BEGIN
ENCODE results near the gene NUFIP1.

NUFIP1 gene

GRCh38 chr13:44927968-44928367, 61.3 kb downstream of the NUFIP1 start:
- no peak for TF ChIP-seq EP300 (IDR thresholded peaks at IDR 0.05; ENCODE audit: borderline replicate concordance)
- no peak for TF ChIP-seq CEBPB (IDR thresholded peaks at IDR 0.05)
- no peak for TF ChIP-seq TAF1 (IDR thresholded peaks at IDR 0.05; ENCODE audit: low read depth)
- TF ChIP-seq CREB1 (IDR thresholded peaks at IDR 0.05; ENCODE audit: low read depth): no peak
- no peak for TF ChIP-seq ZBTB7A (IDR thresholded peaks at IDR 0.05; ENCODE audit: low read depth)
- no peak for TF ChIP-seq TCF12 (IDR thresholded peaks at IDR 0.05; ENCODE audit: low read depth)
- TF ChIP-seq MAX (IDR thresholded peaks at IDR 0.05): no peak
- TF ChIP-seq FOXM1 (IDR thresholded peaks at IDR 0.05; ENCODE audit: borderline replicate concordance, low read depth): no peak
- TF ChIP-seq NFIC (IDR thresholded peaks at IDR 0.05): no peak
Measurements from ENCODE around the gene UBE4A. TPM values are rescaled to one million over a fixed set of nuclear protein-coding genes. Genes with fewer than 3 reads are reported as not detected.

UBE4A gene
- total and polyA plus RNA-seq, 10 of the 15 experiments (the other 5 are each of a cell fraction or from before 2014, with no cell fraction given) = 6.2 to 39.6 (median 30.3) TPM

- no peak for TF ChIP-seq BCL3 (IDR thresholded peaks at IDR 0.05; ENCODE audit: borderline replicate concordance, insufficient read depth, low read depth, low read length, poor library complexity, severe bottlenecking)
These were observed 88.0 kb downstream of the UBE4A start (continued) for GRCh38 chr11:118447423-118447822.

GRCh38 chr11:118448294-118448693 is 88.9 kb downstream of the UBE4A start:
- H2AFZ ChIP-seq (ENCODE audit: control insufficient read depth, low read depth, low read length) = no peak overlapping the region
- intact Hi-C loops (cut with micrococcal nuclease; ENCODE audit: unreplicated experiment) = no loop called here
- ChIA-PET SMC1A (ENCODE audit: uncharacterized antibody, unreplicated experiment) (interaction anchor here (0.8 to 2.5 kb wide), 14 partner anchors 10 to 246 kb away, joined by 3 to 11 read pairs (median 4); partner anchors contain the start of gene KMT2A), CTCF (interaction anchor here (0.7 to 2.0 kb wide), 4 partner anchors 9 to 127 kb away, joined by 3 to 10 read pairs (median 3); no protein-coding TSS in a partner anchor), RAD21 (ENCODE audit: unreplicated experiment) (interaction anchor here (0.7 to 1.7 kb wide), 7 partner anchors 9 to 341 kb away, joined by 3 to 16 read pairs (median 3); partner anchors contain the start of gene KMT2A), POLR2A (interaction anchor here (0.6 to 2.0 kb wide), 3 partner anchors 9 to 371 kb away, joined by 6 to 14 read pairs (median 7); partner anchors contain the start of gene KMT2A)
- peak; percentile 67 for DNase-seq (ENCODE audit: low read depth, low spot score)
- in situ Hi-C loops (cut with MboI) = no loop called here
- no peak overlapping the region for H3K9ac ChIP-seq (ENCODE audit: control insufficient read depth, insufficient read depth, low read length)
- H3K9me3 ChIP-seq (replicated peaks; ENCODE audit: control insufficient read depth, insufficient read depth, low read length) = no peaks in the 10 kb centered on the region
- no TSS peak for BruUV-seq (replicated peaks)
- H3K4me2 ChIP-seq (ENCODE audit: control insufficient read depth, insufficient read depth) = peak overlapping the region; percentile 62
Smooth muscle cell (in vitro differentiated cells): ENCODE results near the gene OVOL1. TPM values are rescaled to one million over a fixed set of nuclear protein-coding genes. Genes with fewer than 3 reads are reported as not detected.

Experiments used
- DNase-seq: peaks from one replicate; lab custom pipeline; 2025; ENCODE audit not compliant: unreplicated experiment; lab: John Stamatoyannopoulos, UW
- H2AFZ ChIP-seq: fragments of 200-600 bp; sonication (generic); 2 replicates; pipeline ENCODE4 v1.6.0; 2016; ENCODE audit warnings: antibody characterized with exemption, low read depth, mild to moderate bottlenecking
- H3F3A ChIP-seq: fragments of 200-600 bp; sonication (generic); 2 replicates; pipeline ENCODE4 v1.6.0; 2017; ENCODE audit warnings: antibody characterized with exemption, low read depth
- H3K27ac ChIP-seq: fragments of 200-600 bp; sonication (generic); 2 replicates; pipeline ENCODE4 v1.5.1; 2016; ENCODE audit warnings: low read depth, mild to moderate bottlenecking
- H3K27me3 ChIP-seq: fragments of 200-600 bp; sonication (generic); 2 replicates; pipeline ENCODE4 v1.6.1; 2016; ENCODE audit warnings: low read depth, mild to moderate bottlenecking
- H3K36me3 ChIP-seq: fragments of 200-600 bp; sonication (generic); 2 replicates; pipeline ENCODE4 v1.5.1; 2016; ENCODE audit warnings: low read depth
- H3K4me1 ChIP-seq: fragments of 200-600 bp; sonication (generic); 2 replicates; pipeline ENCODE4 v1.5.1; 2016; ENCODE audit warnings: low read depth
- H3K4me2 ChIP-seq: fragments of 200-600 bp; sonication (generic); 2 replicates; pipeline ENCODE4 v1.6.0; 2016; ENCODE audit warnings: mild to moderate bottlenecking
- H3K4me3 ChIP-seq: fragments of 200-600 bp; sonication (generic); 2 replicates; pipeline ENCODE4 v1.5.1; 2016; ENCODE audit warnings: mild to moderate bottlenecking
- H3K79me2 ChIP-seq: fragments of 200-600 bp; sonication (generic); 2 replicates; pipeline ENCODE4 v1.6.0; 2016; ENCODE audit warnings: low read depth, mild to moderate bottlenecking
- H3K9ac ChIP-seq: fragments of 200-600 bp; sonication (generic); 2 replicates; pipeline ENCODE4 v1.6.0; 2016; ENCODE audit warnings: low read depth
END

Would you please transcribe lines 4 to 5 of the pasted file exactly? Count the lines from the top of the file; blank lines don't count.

- no peak for TF ChIP-seq EP300 (IDR thresholded peaks at IDR 0.05; ENCODE audit: borderline replicate concordance)
- no peak for TF ChIP-seq CEBPB (IDR thresholded peaks at IDR 0.05)